Metastats vs. Venn


I am sorry for my possible ignorance about how metastats actually works but still I have some questions regarding some illogical differences in output between the venn-command and metastats.
My dataset consists of the gut microbiome (454 sequenced) of 6 samples of smoking and 6 samples non-smoking mice.
I have used merge.groups(shared=nameofsubsampleddataset, After that I used venn() to make a venn diagram of the shared and exclusive observed OTU’s. Herewith I find that approximately 60% of the microbiome overlaps between the groups, and both smoking mice as well as non-smoking mice have some 130 unique OTU’s in each treatment.
However, when I apply metastats I only get a 50 some statistically significant (p<0.05) differentially present OTU’s.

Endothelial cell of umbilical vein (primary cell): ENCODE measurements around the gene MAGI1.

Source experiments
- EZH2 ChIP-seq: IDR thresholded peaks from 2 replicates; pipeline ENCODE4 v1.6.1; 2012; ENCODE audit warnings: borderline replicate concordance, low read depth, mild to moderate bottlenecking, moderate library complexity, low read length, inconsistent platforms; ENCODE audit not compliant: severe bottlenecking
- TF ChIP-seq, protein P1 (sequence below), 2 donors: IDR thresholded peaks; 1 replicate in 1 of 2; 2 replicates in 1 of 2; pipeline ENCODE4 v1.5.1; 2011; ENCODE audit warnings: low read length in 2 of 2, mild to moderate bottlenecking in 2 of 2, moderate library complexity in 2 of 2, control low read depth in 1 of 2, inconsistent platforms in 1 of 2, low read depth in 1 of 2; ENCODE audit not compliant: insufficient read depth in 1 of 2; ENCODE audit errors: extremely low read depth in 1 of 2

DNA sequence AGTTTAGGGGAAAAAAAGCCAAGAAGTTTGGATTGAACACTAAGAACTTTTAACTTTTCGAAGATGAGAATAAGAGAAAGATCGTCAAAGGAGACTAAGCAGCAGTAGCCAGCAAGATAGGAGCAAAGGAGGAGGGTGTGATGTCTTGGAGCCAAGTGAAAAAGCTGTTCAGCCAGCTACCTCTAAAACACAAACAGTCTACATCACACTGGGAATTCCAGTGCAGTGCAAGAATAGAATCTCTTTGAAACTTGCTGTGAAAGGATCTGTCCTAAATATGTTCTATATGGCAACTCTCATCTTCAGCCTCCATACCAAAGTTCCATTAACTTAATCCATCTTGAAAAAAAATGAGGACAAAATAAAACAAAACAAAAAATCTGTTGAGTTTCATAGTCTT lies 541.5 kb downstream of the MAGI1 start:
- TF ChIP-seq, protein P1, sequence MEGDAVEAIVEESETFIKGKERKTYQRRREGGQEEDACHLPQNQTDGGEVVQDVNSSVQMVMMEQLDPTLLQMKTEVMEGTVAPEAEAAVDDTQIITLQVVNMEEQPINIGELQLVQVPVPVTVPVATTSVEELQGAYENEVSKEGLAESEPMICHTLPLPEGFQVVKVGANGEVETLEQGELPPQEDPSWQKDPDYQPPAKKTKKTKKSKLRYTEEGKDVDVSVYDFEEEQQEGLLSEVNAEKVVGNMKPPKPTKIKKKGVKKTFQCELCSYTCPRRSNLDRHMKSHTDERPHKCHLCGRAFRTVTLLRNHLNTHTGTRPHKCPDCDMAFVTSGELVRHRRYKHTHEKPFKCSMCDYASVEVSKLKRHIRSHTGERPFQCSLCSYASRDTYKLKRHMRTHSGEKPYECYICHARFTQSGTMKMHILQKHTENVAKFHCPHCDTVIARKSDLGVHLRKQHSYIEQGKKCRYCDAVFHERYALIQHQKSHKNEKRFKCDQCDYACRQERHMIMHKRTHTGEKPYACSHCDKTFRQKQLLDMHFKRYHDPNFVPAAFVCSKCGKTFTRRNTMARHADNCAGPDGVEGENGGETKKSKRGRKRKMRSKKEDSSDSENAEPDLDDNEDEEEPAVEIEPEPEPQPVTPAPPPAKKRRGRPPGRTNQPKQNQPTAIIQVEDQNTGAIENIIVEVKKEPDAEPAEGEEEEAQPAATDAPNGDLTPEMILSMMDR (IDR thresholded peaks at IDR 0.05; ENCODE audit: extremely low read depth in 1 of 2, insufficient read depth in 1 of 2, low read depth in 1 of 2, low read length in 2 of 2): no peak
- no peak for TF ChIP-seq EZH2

I am aware that metastats uses a randomization procedure and t-testing but venn just shows that there are 260 mutually exclusive (!) OTU’s which do not show up in metastats.
The only thing I can figure is that metastats ignores some 0 abundances in certain samples because of abundance in other samples of one of the treatments whilst venn() does not correct here because after merging there are only two groups, however how does merge or venn deals with OTU occurences, does it take a mean, min, max? Can anyone give me some pointers here?

Kind regards,

Frederiek - Maarten Kerckhof
Laboratory of microbial ecology & technology, Ghent University

I suspect that many of those “unique” OTUs are very rare when they do show up. So a difference between an average of 0.0001 and 0.0000 won’t show up. Also, if an OTU is spotty among replicates within a group, that will also make it very difficult to find differences if things are low abundance.